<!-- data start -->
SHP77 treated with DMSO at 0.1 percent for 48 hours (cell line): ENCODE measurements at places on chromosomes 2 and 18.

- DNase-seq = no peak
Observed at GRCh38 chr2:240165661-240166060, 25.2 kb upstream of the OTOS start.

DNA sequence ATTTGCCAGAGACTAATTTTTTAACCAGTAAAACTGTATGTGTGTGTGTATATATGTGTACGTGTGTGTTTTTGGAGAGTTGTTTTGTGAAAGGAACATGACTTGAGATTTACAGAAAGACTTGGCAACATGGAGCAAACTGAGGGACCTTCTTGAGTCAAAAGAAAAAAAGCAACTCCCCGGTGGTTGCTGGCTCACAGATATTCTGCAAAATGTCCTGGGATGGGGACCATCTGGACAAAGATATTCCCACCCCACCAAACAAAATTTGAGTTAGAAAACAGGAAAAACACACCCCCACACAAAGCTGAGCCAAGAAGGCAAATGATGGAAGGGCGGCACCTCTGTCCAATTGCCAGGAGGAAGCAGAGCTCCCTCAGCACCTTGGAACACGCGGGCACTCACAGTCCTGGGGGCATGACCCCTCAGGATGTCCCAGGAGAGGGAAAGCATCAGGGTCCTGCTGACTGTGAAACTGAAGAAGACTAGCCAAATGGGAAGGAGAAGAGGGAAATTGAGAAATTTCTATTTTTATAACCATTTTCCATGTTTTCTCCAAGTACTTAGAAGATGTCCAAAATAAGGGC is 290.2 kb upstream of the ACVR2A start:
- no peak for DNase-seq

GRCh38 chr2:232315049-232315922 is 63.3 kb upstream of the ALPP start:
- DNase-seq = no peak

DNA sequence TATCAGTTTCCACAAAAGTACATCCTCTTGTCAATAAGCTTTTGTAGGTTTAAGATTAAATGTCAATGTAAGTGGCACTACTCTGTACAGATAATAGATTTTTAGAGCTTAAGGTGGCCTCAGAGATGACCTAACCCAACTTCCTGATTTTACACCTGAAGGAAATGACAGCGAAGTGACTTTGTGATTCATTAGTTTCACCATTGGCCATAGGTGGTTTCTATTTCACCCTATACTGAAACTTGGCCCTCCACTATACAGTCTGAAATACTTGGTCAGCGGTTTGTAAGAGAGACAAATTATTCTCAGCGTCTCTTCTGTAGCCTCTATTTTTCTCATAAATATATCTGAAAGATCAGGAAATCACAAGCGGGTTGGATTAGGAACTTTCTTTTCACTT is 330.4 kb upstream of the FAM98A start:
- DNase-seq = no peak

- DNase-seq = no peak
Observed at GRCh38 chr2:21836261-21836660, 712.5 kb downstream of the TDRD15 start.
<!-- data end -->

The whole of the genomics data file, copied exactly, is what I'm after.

SHP77 treated with DMSO at 0.1 percent for 48 hours (cell line): ENCODE measurements at places on chromosomes 2 and 18.

- DNase-seq = no peak
Observed at GRCh38 chr2:240165661-240166060, 25.2 kb upstream of the OTOS start.

DNA sequence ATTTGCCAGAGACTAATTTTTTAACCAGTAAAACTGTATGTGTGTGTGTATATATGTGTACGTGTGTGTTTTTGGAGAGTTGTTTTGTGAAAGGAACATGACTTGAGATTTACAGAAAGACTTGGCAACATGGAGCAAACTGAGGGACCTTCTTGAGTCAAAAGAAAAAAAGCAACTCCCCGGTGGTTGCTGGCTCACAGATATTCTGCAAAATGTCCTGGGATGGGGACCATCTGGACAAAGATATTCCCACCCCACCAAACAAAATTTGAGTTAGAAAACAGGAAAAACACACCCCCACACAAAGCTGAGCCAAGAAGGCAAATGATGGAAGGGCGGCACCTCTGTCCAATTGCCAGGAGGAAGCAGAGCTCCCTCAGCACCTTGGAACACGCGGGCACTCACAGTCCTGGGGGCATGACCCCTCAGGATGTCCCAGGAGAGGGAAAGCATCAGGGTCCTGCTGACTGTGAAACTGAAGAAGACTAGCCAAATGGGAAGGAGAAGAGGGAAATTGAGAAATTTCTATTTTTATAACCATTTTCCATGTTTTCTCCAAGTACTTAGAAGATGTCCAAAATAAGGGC is 290.2 kb upstream of the ACVR2A start:
- no peak for DNase-seq

GRCh38 chr2:232315049-232315922 is 63.3 kb upstream of the ALPP start:
- DNase-seq = no peak

DNA sequence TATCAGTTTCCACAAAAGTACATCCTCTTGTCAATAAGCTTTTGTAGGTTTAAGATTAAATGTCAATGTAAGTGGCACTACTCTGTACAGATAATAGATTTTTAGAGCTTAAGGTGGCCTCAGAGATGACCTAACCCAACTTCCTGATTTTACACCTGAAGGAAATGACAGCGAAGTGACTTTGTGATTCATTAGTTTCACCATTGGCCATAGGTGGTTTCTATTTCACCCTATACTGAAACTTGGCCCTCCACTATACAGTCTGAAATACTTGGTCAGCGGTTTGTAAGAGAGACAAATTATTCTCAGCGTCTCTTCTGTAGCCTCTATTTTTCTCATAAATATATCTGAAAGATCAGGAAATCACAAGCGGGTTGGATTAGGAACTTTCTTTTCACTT is 330.4 kb upstream of the FAM98A start:
- DNase-seq = no peak

- DNase-seq = no peak
Observed at GRCh38 chr2:21836261-21836660, 712.5 kb downstream of the TDRD15 start.